'Chroming', or solvent abuse, is when you get high by breathing in or inhaling chemicals like petrol, glue, paint, gases or solvent. Although people of all ages engage in chroming, it happens most often amongst young people and teenagers. One reason for this is that many of the chemicals used for chroming can be purchased as over-the-counter household items from the supermarket, or found within the home.
Commonly misused products are lighter fluid, nail polish remover, whipped cream bulbs, spray paint and paint thinner. Chroming is also known as 'sniffing' or 'huffing'.
Solvent abuse can result in damage to the brain, lungs, liver and other vital organs. In addition, it can also cause sudden death and can lead to serious long-term health issues. Remember, if you need support or just someone to talk to, our Sonder support team is available 24/7 to chat whenever you need it.
Why do people Chrome?
Inhalants can change the way your brain talks to other parts of the body, and may cause you to feel drunk or high. Many inhalants affect the brain in ways similar to depressants like tranquillisers, sedatives, or alcohol, although the effects are usually shorter-lasting. Other inhalants like nitrites can make your blood vessels larger and your heart beat faster. Nitrites are found in some room fragrances and medicines. This can cause you to feel very warm and jumpy.
Glues, gases, solvents, and aerosols contain volatile substances which are depressants, which means they slow down your brain and body's responses and produce a similar effect to being drunk.
There are different and often complex reasons why people use drugs and alcohol. When someone chromes, it’s usually for the same reason that they use other drugs. One reason why people chrome is that the effects tend to be felt quickly.
What happens to your body when you chrome?
The likelihood and level of harm that can result from chroming depend on many factors. This includes things like how much you’ve inhaled, your gender, age, body weight, how much you’ve had to eat, your tolerance, your mental state, what other drugs you’ve consumed, and others. As with any drug, the most reliable method to prevent harm from chroming is to avoid it altogether.
Some of the immediate effects of chroming may include:
Tiredness or drowsiness
Confusion or giddiness
Feeling more relaxed or feeling on edge
Losing coordination and being clumsy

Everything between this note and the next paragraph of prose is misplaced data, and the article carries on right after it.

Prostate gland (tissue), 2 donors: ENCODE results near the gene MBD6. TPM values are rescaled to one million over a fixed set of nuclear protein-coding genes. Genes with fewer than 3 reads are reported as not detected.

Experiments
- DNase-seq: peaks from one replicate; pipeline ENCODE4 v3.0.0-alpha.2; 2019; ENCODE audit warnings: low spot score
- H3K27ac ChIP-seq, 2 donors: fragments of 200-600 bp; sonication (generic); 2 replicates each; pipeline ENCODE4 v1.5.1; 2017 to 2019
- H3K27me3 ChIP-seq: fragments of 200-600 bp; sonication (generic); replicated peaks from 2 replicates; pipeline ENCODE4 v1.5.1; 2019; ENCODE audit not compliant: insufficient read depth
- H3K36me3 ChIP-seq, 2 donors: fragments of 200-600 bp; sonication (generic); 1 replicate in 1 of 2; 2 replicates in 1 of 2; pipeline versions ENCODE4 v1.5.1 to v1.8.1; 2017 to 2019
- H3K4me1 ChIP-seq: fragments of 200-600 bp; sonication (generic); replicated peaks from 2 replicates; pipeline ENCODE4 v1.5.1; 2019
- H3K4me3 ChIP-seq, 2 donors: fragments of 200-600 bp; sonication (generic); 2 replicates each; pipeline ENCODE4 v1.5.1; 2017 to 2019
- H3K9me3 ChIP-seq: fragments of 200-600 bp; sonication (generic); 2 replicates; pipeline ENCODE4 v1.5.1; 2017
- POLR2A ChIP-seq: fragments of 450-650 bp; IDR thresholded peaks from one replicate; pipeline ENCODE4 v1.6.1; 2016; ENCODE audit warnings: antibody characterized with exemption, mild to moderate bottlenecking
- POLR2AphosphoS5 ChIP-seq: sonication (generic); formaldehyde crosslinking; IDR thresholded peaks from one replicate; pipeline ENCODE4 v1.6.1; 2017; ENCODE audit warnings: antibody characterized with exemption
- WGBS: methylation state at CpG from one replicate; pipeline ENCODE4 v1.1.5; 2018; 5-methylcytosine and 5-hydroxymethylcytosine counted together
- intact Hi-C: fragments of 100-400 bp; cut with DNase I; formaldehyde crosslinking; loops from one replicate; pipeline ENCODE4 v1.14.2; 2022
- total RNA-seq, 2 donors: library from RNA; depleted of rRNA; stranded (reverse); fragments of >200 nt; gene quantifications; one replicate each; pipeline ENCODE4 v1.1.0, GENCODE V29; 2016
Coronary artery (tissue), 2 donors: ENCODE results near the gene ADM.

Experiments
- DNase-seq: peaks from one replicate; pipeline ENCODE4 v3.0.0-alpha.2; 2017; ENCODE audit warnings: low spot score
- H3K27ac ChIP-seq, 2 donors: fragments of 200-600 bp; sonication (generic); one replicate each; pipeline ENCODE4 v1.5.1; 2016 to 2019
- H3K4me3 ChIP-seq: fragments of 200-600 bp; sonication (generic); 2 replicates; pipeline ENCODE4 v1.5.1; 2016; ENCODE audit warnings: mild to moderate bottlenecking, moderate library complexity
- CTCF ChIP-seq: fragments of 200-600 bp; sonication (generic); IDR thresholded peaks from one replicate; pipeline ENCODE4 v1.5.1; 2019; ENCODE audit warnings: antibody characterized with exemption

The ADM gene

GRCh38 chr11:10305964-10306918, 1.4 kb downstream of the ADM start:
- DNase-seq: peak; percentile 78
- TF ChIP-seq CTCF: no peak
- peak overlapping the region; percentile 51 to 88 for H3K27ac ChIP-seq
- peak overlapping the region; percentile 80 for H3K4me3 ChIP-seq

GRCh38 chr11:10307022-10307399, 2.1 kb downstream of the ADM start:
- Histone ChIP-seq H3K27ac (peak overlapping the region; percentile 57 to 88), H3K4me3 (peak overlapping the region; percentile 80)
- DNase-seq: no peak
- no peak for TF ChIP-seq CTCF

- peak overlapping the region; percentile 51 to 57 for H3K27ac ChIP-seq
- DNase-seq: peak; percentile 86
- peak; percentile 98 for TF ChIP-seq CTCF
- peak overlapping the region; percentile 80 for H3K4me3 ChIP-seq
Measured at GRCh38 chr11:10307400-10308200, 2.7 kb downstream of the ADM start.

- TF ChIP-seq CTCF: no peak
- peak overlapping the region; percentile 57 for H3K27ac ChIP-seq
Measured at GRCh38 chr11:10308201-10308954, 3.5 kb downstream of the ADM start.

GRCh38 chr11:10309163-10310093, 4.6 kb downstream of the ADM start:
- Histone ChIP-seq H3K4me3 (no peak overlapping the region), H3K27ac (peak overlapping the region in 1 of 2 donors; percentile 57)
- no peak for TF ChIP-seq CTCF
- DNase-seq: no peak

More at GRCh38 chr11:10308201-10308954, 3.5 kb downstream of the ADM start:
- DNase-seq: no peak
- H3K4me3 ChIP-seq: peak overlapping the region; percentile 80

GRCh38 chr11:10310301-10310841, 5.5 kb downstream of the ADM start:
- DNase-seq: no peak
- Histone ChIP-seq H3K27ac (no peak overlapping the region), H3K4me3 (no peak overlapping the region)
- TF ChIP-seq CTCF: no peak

Loss of inhibition (taking greater risks)
Ringing in your ears
Coughing or sneezing
Eyes that are glazed, red or watery
Running or bleeding nose
Why is chroming harmful?
There is no amount of solvent that can be chromed that is safe. The more you take and the longer you do it, the greater the risk.
Short-term problems from chroming might include:
Rapid death from 'Sudden Sniffing Death Syndrome', which leads to heart failure
Death from falls, road accidents, drowning, etc.
Greater chance of getting involved in violence
Chest pains or unusual heart rate
Hallucinations, psychotic episodes or even paranoia
Burns from highly flammable chemicals
Falling unconscious or going into a coma
Seizures or blackouts
Long-term effects of chroming
Chroming can result in serious harm among long-term users. These can include:
Liver and kidney damage
Difficulty remembering things or a short attention span
Noticeable mood swings
Strong feelings of anger, depression, irritability or anxiety
Constant feeling of being tired
Intense thirst, stomach issues, or severe weight loss
Gradual loss over control over your muscles and ability to walk
Is chroming addictive?
Chroming can become addictive, much like many other drugs. Although addiction is a complex issue with many underlying reasons and causes, an addiction to chroming has some common signs, including:
You need to sniff or chrome to get through the day to “feel normal”
Not doing it makes you feel sick or dizzy
You feel down, anxious or angry when you’re not chroming
Your hands get shakes or tremors
How to seek help
If you or someone you know is experiencing one or more of these symptoms after chroming, call an ambulance immediately:
Falling unconscious or difficulty staying awake
Confusion, disorientation or hallucinations
Seizures or convulsions
Blurred vision or dilated pupils
Uncontrollable shaking or tremors
For help with ongoing solvent abuse and any underlying mental health concerns, speak to your GP or community health team or contact an alcohol and drug treatment service.
If you have any questions or need extra support, we're here to help you anytime in any language. Simply start a chat with us via the home screen of the Sonder app to connect to our team of qualified, caring health professionals.
Information sourced from: Healthdirect, Care in Mind, Assist Plus, Re-Solv, Drug Rehab, National Institute on Drug Abuse.
Image credit: Keiron Crasktellanos, Unsplash.
All content is created and published for informational purposes only. It is not intended to be a substitute for professional advice. Always seek the guidance of a qualified health professional.